More than ever before, social media and the reach it offers companies of all types is a vital component of any good marketing campaign. But many B2B companies, especially in the manufacturing industry are skeptical about its potential uses – and for good reason. The core audience of most social networks is a bit off base from the typical procurement and engineering targets of most sales teams.
After all, when was the last time you heard of a big sale coming through Twitter or Facebook? Despite your misgivings, however, social media has a place in your organization. The key to success is to create a campaign catered to your target audience based solely on your strengths as a company.
Social Media Must Be Customized to Your Audience
Targeting is far and away the most important component of a successful social media strategy in manufacturing. Broad publication on every channel under the sun doesn’t work. It’s unlikely to work in almost any industry except those that directly benefit from wide reach to a generic audience (which is rare).
For this to work, then you need to know where your audience is spending its time online, and it goes beyond preconceptions. Sure, it’s easy to assume that engineers and procurement managers don’t spend time on Twitter or scoff at Facebook, but in reality, they probably spend as much time on any of these channels as you or anyone else – after all Facebook has over 1.3 billion users. That’s one in 6 people…globally. The odds are pretty good your audience is there.
But are they there when working? That’s the key question. How do you find an engineer online when they are working or in “work mode”? How do you connect with someone using the world’s most powerful networking tools at the exact moments when someone is ready to research or make a decision?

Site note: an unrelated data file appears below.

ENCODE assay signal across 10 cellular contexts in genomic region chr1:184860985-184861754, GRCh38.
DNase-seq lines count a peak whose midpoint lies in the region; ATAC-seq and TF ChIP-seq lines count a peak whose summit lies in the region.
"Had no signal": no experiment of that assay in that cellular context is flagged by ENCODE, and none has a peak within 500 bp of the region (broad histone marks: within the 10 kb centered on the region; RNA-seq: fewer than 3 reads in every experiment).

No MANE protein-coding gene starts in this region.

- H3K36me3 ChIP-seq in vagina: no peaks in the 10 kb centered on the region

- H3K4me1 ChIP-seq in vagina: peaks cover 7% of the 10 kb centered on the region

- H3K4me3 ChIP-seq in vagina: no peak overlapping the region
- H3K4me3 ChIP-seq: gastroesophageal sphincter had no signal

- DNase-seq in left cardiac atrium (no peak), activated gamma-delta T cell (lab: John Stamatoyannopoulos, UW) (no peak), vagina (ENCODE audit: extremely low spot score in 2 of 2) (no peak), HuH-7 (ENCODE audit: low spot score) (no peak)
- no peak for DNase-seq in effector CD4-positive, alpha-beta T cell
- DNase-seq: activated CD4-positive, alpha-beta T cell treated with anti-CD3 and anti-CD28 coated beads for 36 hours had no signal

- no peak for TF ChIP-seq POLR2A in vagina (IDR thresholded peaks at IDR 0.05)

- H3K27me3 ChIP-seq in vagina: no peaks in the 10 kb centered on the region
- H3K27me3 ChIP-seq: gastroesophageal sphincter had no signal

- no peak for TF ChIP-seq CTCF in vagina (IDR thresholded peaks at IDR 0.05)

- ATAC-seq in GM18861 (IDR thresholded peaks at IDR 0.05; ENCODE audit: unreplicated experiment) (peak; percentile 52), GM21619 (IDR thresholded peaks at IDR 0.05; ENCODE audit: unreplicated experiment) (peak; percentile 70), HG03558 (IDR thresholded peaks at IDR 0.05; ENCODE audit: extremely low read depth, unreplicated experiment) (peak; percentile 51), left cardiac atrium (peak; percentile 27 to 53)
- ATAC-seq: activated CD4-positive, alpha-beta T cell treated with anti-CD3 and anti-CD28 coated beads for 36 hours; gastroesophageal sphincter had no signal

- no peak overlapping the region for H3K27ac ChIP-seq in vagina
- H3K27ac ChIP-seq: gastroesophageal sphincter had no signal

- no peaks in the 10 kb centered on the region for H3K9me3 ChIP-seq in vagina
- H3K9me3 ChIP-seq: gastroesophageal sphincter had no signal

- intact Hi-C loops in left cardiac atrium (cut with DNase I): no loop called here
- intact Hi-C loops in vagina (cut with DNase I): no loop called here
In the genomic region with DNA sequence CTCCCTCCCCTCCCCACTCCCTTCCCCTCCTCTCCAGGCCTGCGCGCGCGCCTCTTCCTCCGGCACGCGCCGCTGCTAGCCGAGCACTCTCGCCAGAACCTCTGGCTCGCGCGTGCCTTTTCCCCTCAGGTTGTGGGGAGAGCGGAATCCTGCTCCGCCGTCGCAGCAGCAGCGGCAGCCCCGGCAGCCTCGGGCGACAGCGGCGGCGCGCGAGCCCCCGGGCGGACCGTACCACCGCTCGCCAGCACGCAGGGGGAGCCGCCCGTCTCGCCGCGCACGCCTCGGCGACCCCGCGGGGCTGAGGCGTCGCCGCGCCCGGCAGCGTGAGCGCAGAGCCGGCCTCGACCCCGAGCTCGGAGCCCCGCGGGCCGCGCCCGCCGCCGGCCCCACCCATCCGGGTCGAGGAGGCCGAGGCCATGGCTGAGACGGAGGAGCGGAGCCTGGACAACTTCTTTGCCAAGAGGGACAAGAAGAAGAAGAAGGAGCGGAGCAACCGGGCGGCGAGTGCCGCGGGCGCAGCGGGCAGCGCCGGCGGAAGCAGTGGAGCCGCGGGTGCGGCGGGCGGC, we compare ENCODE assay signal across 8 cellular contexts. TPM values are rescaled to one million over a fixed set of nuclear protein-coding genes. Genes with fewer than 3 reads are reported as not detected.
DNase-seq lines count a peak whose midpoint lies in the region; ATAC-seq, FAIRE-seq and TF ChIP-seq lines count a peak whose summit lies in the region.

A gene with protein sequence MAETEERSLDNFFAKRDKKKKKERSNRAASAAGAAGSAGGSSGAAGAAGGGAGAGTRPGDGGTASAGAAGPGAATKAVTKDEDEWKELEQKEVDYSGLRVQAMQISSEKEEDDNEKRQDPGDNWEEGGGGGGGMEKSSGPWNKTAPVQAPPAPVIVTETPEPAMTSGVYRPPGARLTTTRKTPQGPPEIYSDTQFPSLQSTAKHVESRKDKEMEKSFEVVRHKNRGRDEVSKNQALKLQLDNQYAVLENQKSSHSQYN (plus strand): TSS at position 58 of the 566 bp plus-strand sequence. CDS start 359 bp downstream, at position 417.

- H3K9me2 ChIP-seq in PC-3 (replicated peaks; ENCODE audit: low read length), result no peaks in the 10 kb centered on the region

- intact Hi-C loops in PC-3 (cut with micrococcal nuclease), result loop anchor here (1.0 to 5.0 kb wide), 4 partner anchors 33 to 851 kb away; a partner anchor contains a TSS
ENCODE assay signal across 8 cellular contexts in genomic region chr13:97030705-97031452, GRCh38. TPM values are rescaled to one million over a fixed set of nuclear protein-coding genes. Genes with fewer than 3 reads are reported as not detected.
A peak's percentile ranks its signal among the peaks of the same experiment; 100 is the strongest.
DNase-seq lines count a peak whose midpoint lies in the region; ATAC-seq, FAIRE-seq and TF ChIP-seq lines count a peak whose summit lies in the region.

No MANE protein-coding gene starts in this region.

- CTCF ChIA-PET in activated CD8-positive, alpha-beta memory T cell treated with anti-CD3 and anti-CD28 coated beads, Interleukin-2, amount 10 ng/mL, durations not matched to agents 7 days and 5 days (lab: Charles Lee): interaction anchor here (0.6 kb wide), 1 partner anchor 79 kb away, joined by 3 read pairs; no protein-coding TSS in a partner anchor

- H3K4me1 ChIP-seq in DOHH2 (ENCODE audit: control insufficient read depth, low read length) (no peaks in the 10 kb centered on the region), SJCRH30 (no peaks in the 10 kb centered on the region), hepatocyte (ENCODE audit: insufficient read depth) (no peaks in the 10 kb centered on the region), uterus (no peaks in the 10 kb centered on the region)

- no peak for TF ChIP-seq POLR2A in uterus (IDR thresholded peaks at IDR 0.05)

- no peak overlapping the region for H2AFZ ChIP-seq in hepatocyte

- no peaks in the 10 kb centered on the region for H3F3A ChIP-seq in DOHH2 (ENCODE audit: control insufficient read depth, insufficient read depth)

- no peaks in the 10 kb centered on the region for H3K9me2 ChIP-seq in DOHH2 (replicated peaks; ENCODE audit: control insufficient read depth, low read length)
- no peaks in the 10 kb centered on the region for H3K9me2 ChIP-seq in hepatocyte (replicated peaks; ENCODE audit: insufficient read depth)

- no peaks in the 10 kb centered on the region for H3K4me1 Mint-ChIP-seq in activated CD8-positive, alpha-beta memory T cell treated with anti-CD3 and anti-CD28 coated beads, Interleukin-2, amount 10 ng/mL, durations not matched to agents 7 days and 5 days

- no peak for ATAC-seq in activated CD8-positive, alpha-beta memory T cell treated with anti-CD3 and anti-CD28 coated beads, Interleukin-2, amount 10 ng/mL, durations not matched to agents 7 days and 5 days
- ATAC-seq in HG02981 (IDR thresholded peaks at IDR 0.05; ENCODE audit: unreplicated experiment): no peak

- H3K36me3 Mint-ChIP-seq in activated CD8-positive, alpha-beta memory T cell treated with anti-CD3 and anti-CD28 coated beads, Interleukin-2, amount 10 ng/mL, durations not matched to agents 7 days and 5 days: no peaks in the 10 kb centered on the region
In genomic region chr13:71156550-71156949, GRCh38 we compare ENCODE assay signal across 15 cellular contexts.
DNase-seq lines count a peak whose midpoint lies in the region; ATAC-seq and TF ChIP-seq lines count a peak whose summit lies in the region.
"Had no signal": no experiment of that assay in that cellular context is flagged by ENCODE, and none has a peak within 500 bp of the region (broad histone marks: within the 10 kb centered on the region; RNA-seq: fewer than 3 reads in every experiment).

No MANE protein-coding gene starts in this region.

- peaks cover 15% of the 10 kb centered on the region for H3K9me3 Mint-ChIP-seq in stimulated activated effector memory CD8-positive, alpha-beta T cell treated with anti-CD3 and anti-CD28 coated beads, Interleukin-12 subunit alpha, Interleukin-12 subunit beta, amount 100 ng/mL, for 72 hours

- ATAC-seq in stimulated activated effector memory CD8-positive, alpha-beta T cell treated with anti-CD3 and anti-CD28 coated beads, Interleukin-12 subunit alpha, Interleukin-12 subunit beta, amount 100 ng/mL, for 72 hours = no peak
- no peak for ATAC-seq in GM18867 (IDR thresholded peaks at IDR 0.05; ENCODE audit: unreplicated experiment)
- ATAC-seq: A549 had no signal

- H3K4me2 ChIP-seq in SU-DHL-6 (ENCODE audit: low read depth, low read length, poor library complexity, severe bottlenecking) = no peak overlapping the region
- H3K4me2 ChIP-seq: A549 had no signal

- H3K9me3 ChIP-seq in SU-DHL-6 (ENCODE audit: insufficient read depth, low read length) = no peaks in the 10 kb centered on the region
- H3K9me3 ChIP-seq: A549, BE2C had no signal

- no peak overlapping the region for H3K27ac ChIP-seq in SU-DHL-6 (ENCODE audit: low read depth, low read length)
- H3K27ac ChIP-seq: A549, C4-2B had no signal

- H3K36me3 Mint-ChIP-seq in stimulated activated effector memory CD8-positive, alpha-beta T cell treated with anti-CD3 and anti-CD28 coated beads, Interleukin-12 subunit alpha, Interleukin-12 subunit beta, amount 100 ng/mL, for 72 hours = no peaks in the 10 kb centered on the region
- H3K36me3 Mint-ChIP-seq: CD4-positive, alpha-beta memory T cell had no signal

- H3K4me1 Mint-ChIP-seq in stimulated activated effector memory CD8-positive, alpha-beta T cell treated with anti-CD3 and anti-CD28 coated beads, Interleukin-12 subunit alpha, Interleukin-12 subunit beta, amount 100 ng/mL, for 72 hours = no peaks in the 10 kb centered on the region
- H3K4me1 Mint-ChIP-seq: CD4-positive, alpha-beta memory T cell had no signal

It starts with cataloging where they spend their time. For example:
- Engineers – Often desk-bound and focused on key problems, engineers will frequently use social media or related tools to connect with colleagues or discuss common problems in the space. Depending on their background and age, this could mean private groups and forums, or more direct interaction on platforms like Twitter. They also engage in sharing cool stories and projects on sites like Reddit.
- Procurement Managers – Working with sales people all day, every day and thriving based on their ability to find and negotiate the best terms, procurement contacts will use whatever networks are going to net them results. They likely have Facebook profiles and may even utilize their company’s Facebook Page, though likely not often, but are probably incredibly active on sites like LinkedIn.
- Executive Targets – In the executive tier, look for the same high level business interactions that you would expect in any organization. LinkedIn is a good starting point, and depending on tech savviness, this could spread to other more-active social channels.
The bottom line is that broadcasting your message to a wide range of social channels is not an effective way to generate engagement with your target audience. More likely than not, it will result in that wasted time you are worried about. We need to customize.
Key Channels for Industrial Targeting
Of the major social networks, there are only a handful where you’re likely to find routine, ready-made engagement. At the same time, there are other pockets of the Internet where content sharing can result in engagement. Here are some of the places you should consider when building your presence.
- LinkedIn – As the largest professional network in the world, LinkedIn is a good starting point for all B2B interactions. Specifically, industry and professional groups on LinkedIn which are often designed for discussing new research and educational materials (which you can share) are a great place to engage with potential prospects.